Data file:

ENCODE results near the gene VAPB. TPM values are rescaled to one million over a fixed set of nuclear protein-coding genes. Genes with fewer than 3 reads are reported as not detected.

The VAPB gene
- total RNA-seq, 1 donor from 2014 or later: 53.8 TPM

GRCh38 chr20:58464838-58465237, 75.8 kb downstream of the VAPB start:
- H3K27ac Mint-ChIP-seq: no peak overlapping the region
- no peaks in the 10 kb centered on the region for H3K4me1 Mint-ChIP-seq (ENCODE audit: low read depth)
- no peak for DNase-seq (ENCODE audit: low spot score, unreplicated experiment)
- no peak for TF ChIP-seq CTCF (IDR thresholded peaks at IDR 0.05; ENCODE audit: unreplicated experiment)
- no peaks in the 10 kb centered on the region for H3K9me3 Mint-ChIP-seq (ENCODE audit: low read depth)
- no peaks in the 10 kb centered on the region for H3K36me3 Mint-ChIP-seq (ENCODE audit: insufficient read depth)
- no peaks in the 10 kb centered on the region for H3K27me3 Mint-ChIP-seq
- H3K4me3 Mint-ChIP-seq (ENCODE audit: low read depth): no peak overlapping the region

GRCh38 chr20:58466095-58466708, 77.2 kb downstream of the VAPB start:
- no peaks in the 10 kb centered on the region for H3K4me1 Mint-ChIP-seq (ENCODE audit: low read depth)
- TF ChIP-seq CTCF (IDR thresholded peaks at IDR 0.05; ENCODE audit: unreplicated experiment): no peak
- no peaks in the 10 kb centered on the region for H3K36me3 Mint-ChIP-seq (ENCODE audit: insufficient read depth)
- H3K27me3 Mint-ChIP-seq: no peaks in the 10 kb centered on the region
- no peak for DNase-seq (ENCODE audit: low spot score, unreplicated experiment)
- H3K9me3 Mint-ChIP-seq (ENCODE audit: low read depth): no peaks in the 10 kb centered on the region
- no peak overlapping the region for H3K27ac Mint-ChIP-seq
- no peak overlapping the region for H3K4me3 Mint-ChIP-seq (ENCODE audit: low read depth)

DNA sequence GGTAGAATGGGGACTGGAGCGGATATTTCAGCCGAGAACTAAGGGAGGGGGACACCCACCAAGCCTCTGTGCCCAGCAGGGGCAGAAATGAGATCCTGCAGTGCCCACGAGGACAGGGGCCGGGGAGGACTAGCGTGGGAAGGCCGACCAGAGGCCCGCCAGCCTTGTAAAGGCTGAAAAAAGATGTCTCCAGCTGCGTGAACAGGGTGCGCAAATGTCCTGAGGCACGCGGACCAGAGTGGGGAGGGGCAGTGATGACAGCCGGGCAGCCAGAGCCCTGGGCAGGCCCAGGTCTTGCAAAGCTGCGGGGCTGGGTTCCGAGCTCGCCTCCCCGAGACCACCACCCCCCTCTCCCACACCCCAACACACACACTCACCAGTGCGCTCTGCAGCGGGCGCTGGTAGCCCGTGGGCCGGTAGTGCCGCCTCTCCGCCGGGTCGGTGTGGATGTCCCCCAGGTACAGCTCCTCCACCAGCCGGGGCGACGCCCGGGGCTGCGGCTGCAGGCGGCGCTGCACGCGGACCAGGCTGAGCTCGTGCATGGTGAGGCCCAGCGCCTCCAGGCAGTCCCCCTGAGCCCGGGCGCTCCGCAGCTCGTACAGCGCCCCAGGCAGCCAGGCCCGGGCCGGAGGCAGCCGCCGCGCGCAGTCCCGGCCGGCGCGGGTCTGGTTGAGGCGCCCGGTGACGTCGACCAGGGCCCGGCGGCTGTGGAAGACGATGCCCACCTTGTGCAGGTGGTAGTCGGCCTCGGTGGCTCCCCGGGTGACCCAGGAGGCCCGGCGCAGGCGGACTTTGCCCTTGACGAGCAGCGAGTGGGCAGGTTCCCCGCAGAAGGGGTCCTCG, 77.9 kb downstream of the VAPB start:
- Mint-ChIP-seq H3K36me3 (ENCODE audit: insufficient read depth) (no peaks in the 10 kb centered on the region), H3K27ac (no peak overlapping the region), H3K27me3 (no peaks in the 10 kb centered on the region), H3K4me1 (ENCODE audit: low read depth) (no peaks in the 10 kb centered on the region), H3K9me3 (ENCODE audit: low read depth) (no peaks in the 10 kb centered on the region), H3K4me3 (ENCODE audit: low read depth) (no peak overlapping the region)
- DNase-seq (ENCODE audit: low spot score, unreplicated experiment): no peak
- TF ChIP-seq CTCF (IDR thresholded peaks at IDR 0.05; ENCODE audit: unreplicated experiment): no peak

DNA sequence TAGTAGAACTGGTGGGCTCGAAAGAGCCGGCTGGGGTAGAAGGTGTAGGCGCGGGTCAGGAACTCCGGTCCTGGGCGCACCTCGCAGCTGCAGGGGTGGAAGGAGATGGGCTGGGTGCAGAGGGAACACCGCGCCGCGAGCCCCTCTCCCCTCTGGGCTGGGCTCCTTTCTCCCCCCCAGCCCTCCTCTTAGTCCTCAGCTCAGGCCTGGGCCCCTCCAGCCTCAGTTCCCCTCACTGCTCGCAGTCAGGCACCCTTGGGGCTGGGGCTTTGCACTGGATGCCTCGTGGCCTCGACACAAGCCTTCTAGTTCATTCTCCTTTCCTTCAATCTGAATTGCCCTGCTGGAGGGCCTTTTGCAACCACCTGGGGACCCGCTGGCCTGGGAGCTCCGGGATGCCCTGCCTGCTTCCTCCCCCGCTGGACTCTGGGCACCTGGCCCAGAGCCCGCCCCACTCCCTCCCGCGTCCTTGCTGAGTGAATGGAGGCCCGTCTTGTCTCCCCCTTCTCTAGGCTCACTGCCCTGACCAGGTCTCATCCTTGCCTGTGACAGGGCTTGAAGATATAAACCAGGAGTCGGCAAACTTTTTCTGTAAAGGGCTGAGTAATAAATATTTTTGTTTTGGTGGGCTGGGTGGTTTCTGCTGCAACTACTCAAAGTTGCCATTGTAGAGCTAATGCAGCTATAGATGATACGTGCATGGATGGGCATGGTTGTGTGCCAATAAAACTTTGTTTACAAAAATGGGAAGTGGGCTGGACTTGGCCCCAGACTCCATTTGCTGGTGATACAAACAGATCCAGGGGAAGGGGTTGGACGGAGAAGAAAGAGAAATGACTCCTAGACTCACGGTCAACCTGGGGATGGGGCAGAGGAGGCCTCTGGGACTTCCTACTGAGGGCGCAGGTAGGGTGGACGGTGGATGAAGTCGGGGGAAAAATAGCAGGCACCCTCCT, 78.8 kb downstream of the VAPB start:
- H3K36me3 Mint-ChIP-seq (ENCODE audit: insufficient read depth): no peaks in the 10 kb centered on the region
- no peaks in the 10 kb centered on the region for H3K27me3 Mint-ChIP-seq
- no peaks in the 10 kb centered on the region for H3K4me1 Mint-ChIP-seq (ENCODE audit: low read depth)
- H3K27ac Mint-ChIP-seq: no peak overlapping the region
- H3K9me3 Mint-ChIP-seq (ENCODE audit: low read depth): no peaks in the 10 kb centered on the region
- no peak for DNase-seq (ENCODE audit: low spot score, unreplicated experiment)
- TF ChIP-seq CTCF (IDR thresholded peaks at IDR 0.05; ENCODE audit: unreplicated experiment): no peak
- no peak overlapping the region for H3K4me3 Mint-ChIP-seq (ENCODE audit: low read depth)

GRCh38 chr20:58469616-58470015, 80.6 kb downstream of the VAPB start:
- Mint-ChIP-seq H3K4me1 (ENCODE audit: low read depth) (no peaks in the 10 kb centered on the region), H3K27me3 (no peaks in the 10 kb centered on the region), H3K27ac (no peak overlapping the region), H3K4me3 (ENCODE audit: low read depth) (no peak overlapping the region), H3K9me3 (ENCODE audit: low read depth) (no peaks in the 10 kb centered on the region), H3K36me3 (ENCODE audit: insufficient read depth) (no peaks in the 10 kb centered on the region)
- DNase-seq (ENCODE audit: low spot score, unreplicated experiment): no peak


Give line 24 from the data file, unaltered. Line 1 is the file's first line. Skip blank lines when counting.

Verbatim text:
- DNase-seq (ENCODE audit: low spot score, unreplicated experiment): no peak